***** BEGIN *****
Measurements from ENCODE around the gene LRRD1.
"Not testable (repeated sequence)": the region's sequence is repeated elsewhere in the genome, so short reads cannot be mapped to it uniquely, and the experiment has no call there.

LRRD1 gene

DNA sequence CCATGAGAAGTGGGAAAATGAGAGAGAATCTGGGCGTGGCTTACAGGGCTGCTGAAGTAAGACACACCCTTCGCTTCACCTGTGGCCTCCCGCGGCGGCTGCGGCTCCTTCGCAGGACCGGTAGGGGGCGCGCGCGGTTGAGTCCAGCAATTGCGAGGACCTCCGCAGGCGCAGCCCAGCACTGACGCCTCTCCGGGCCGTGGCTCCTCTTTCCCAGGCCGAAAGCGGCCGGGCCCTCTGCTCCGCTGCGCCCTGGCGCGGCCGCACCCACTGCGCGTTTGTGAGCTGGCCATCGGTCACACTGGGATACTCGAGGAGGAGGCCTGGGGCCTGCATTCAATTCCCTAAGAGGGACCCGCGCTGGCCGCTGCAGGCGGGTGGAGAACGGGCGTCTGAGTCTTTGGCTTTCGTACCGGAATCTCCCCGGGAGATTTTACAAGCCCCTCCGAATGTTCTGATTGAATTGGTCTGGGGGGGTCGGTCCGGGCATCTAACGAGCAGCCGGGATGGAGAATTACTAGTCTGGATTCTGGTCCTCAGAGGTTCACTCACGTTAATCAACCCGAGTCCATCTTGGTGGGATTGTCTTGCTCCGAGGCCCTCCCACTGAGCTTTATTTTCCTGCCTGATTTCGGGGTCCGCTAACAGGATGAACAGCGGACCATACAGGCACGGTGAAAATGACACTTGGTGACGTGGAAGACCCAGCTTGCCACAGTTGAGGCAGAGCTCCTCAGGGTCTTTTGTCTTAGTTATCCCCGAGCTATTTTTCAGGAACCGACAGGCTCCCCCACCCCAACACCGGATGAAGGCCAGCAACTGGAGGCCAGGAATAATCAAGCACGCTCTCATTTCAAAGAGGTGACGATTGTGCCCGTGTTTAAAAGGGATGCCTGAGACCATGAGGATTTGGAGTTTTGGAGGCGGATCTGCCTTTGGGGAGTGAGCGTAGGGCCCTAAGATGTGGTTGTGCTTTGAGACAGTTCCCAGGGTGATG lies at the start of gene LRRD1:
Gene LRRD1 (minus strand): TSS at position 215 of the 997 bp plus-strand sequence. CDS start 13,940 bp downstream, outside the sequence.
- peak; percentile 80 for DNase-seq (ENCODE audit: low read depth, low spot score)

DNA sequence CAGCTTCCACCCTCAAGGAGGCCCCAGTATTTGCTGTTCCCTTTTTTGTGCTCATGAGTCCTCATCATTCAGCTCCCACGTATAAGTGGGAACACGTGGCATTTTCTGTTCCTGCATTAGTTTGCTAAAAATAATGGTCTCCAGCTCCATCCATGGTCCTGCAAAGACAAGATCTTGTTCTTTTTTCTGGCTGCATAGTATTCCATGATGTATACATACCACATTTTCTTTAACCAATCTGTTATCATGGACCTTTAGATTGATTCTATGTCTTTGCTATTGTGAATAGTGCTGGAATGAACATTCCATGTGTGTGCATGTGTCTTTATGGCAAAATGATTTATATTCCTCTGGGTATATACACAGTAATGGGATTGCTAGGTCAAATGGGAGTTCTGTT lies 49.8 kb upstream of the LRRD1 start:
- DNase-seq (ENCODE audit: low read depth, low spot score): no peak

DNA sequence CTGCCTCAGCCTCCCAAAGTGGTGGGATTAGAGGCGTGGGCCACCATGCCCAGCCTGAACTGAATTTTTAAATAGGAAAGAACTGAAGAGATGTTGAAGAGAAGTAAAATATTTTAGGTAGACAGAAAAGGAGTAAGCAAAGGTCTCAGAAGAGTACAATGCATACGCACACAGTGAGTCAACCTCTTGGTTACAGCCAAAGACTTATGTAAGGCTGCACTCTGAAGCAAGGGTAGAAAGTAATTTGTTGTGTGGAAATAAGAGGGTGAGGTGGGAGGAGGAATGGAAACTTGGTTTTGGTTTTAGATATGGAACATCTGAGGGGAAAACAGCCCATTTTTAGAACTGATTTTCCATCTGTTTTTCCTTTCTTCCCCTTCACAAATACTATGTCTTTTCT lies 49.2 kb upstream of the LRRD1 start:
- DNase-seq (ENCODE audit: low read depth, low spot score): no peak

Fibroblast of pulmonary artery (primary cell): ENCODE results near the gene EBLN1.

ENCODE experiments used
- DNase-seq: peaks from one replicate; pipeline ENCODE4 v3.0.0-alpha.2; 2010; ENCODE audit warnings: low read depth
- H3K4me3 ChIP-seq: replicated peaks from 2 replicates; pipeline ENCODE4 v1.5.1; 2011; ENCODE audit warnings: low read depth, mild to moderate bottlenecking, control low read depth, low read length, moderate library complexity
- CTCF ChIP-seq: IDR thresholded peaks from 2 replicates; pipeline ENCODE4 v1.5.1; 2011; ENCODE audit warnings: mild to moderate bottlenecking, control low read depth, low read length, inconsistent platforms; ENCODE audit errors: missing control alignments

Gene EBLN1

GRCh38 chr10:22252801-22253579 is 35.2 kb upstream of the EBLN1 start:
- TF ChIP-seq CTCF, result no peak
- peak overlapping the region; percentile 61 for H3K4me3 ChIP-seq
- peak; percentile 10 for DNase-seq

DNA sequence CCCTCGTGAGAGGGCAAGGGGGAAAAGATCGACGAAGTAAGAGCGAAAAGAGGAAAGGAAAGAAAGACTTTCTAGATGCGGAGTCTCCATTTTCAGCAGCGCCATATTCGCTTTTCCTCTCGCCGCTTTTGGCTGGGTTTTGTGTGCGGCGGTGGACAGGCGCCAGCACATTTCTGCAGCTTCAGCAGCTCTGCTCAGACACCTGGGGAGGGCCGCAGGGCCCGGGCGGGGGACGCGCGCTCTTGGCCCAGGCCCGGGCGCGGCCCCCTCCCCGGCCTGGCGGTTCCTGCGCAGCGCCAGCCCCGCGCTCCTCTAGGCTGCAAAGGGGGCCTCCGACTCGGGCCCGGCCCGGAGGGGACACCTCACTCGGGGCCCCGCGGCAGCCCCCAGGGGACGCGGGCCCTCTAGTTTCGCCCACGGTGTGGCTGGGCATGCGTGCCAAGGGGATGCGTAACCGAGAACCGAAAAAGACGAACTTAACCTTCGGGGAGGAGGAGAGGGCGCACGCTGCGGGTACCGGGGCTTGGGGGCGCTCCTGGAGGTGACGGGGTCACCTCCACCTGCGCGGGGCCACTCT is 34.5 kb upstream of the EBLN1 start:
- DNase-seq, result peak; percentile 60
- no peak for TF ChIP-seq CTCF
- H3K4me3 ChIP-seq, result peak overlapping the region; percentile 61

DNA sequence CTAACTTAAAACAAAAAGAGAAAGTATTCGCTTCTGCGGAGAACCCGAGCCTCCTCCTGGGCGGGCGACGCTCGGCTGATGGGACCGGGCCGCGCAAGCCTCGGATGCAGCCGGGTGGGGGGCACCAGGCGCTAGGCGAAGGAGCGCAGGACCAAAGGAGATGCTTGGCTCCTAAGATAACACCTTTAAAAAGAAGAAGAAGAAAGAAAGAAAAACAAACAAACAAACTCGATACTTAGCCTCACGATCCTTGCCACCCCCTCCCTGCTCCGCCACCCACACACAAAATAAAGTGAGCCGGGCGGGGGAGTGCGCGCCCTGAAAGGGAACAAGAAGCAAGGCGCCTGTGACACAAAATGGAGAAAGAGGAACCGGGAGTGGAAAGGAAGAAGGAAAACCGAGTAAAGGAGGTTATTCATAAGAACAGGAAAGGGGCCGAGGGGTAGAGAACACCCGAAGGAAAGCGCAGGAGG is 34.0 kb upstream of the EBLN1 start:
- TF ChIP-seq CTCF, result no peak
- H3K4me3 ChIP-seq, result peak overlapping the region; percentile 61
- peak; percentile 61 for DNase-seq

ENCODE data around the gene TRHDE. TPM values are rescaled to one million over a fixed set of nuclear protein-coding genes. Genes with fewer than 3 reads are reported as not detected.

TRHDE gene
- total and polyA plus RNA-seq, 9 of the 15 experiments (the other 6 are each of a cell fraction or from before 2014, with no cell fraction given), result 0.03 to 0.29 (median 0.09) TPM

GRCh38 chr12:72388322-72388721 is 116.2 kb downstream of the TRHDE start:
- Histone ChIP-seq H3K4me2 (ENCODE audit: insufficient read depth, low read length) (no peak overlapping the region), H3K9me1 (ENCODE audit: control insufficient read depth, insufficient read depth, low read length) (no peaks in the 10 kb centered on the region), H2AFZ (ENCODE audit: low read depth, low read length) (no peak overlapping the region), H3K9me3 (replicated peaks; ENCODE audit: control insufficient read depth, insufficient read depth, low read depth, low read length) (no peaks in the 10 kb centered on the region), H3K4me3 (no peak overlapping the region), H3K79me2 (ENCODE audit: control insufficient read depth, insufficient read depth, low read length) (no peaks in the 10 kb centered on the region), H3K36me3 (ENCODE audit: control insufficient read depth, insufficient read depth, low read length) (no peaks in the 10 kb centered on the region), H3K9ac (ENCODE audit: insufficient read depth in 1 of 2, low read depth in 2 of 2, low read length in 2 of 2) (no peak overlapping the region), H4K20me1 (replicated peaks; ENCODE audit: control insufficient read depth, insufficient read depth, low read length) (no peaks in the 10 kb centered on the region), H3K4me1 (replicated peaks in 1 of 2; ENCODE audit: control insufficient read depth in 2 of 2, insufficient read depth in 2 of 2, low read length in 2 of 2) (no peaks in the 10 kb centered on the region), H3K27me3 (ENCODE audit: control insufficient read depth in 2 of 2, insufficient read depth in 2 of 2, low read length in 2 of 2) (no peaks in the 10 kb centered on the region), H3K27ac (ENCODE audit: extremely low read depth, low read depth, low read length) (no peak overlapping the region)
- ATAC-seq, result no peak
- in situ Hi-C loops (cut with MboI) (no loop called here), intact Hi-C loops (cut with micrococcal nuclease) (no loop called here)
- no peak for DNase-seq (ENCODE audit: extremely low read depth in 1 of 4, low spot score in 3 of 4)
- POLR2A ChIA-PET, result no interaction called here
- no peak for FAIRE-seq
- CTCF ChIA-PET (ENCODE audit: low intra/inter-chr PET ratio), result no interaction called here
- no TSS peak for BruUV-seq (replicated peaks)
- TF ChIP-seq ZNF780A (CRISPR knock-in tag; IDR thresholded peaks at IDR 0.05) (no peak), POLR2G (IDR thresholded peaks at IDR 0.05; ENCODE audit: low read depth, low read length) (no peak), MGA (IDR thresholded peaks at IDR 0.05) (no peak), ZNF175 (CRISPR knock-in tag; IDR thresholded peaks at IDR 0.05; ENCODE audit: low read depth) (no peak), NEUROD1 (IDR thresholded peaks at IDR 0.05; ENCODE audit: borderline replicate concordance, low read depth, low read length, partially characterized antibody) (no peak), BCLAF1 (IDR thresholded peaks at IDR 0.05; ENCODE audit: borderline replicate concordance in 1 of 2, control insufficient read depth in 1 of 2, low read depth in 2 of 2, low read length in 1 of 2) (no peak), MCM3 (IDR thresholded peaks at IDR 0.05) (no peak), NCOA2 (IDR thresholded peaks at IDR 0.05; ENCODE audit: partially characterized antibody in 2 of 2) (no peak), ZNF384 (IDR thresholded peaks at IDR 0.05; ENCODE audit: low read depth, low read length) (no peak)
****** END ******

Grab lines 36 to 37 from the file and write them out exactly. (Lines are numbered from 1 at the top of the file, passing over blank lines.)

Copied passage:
- no peak for DNase-seq (ENCODE audit: extremely low read depth in 1 of 4, low spot score in 3 of 4)
- POLR2A ChIA-PET, result no interaction called here